ISARC URGES ONTARIO GOVERNMENT TO REVERSE CUTS TO SOCIAL ASSISTANCE
ISARC, the Interfaith Social Assistance Reform Coalition, is calling on the Ontario provincial government to reconsider and reverse its cuts to social assistance.
We are adding our voice to the growing momentum to urge the provincial government
to reverse its decision to cut social assistance by 1.5%. The $150 million dollar savings is money that was directed to the most vulnerable in our province to provide basic necessities for themselves and their families. It will further destitute those already struggling to survive on incomes well below the poverty line.
Other planned regulation changes which are now being cut were designed to create more fairness in the system, more income for those with part-time employment, and better supports for those with special needs. These cuts will hurt the most vulnerable families and individuals in Ontario.
“We urge the Ontario government to reverse the cuts,” said Susan Eagle, ISARC Chair. “The proposed cuts ignore the substantial work done by the independent review panel that produced Income Security: Roadmap for Change. That report provides a process of transforming social assistance to make it more effective and better able to serve families and individuals especially those in most dire need. We urge the government to continue that process.”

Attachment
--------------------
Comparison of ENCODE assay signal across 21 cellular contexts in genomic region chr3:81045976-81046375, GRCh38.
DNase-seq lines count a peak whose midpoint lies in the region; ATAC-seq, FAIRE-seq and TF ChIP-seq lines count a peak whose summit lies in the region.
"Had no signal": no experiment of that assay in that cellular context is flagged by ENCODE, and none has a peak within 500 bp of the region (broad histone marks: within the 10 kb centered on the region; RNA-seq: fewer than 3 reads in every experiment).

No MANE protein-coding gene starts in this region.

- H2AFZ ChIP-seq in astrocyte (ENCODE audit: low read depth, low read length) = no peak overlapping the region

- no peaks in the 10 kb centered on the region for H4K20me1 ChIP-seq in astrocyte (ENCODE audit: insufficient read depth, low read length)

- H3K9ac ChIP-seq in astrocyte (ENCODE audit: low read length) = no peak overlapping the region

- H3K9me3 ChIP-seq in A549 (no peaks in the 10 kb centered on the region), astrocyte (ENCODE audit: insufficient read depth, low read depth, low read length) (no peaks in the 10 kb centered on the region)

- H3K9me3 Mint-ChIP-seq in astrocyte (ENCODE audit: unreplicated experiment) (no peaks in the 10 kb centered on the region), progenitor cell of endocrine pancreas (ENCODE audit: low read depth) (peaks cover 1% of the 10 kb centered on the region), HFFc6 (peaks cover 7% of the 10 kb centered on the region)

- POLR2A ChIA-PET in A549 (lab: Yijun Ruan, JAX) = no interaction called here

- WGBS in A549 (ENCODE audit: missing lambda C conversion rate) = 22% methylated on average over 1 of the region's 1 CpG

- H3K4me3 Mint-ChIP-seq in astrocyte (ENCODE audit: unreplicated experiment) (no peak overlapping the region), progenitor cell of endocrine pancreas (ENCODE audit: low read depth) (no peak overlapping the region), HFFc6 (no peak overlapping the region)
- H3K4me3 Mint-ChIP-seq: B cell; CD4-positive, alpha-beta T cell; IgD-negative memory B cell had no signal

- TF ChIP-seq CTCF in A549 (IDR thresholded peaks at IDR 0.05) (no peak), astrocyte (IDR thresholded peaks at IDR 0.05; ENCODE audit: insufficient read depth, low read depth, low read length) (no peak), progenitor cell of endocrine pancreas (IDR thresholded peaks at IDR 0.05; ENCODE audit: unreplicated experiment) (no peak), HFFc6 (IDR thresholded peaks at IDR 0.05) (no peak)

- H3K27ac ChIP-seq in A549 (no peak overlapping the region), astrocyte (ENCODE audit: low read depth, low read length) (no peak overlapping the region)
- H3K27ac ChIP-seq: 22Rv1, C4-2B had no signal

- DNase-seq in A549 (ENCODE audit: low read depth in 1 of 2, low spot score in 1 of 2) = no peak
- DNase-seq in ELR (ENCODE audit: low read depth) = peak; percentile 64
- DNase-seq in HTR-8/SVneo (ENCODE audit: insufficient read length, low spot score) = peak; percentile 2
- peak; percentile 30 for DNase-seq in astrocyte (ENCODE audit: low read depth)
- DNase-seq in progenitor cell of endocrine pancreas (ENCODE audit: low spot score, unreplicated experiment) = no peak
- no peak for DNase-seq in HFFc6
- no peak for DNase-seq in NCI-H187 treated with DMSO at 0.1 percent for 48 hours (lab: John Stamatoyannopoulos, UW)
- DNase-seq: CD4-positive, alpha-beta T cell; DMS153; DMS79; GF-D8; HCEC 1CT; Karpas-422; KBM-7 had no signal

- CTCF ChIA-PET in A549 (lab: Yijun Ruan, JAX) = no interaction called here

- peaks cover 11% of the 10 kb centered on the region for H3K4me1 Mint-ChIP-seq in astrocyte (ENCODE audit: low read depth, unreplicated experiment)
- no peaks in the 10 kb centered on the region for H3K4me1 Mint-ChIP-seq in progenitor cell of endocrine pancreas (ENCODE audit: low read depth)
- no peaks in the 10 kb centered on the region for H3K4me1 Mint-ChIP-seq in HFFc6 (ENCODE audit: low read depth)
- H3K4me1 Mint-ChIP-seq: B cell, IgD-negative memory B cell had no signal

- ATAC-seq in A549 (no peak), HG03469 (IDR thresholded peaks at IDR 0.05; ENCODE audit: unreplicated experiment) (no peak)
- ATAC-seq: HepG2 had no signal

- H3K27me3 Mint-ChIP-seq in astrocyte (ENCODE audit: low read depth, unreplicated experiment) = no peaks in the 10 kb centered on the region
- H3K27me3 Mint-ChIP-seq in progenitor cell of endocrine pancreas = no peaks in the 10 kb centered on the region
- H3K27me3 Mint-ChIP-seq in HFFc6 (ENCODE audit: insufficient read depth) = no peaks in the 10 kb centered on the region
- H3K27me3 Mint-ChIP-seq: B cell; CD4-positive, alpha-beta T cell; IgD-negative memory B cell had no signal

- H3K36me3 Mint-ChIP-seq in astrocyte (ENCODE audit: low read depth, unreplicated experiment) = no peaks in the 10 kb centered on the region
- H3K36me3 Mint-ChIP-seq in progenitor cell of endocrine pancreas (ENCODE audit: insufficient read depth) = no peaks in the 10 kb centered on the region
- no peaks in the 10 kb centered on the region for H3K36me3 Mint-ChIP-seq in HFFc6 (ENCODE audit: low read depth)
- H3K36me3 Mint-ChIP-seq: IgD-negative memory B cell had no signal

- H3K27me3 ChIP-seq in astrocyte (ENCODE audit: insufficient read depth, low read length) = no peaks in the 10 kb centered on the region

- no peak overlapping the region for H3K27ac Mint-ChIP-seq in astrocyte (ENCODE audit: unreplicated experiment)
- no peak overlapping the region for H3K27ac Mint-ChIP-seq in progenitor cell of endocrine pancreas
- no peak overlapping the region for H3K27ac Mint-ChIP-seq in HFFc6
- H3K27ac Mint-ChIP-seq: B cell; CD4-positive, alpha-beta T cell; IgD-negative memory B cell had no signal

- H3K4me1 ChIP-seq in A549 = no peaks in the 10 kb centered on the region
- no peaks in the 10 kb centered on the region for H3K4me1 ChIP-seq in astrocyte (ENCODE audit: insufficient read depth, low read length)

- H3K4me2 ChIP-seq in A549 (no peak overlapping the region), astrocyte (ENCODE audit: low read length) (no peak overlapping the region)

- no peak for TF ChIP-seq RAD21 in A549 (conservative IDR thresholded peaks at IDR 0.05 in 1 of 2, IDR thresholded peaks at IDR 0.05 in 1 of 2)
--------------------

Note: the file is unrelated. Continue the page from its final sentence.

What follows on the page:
ISARC believes that the recommendations of the Income Security Roadmap review panel, which spent two years preparing its report, could achieve, if fully implemented, real income adequacy, and ensure that social assistance better addresses the needs of families and individuals, especially the Indigenous community.
“We are also dismayed by the decision to summarily end the basic income pilot program,” Susan Eagle said. “The human toll brought about by the sudden and harsh termination of the pilot program devastates families and individuals who signed on to the program in good faith, voluntarily leaving OW and ODSP to participate.”
ISARC is aware that basic income programs have long been supported by politicians of all parties and the pilot project was designed to explore a simpler, more economically viable way to provide assistance to families and individuals.
We need to ensure that social assistance provides a hand up and out of poverty rather than a bureaucratic bludgeon that keeps people in complete destitution before they become eligible for help and on social assistance indefinitely.
Rev. Susan Eagle Jack Panozzo
Chair, ISARC Chair, Communications
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